The Hive ransomware gang has attacked La Caja Costarricence de Seguro Social (CCSS). CCSS has confirmed that on Tuesday, May 31, it fell victim to a cyberattack, which is currently under investigation. According to reports, the incident did not impact the databases of EDUS (Unique Digital Health File), SICERE (Centralized Collection System), payrolls, and pensions. As of now, the website is unavailable, and the CCSS (Costa Rican Social Security Fund) has taken down all systems as a preventive measure while conducting necessary analyses to restore critical services. Authorities have stated that they are collaborating with the Ministry of Science and Technology and other entities to recover from the attack. In the meantime, 136 medical centers have established telephone lines to address inquiries and assist users while the systems remain disrupted. Additionally, the Pensions and Credit platform is temporarily out of service. Although the CCSS has not officially confirmed whether the incident involved ransomware, the BleepingComputer website revealed that it obtained access to the ransom note left by the criminals. It has been confirmed that the attack was carried out by the Hive ransomware group, which operates under the ransomware-as-a-service (RaaS) model. The group has been active since mid-2021 and has targeted multiple victims in various Latin American countries, including Brazil and Colombia. Apparently, during the CCSS attack, employees were instructed to shut down their computers and disconnect them from the network after printers started printing at the beginning of the attack. This cyber attack on the Costa Rican Social Security Fund follows the Conti ransomware attack on the Costa Rican Ministry of Finance in April. The Ministry of Finance incident subsequently affected at least seven other public entities, resulting in the disruption of critical services. The situation led the President to declare a state of national emergency due to the wave of attacks. The attackers exfiltrated data before encrypting files on the compromised systems and demanded a $10 million ransom, which the ministry chose not to pay. As part of their extortion strategy, the attackers published a significant number of stolen files on their website.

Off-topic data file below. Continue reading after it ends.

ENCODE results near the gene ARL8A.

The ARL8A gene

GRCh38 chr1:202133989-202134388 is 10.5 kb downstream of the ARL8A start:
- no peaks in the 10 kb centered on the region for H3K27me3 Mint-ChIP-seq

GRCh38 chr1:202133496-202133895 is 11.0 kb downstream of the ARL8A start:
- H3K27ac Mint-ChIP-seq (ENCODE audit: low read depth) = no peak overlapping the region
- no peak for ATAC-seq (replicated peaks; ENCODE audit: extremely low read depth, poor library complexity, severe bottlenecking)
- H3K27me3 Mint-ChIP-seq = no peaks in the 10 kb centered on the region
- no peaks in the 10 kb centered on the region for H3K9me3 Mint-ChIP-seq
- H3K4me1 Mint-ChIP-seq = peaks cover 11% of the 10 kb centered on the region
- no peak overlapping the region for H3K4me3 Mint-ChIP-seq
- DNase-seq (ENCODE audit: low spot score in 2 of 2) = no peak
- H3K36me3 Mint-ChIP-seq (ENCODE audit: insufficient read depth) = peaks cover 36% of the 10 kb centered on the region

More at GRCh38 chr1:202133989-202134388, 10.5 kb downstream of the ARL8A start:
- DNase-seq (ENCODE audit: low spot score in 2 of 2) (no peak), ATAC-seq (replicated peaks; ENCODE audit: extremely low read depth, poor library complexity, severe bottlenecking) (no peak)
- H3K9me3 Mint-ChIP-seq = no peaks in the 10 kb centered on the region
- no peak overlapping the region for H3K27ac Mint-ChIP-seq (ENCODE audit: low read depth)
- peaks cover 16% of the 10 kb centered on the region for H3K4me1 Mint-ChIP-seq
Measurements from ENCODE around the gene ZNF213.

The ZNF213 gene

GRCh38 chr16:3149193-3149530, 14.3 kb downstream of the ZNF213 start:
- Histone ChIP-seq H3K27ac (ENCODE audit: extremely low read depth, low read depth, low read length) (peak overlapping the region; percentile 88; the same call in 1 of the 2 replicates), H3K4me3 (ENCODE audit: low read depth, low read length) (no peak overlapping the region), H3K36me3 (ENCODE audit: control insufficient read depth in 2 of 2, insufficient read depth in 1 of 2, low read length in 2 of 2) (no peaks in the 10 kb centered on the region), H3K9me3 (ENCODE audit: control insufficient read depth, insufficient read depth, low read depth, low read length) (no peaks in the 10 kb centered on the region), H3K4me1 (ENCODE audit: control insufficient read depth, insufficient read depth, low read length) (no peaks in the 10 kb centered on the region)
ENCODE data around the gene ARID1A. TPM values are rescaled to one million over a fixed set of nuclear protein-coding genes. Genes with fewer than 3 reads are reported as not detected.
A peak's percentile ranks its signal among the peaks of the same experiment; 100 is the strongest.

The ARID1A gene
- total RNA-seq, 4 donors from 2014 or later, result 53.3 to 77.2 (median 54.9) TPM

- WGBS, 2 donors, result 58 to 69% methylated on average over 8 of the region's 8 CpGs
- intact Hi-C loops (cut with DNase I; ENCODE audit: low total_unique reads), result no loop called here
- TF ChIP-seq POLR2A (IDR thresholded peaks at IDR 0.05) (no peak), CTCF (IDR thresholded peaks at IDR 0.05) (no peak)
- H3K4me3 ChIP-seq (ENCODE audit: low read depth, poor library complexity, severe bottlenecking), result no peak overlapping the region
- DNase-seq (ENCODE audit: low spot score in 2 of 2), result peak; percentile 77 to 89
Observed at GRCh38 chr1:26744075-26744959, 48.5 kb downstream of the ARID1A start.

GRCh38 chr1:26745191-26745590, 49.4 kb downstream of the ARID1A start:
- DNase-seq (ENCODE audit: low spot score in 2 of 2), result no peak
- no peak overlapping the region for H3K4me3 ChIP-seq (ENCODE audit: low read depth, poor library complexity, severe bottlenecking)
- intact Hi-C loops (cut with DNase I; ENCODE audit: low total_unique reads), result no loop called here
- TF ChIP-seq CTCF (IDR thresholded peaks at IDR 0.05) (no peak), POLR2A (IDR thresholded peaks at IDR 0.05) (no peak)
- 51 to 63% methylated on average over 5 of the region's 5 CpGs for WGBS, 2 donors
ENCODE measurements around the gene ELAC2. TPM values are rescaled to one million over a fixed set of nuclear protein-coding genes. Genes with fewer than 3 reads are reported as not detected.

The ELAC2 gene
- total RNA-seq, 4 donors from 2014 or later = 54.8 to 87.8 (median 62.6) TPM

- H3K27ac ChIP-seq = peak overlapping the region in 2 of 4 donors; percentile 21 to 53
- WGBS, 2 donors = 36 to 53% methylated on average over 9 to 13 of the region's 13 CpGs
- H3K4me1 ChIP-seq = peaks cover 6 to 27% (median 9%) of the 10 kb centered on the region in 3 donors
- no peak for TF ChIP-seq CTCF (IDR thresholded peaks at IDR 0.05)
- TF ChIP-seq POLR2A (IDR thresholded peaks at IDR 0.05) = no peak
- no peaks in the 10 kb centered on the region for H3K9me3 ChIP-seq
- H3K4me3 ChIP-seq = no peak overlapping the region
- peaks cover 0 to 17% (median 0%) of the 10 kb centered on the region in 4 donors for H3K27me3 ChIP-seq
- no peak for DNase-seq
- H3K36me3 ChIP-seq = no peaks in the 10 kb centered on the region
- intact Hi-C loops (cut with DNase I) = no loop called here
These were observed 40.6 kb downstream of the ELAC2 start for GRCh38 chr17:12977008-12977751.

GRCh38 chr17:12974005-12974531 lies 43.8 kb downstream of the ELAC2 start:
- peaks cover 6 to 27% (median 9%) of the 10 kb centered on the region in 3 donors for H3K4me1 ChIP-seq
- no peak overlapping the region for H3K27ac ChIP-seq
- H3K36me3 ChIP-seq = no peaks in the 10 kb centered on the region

This attack's description was not found, while we work on the detailed account of this attack we invite you to browse through other recent Rasomware Attacks in the table below.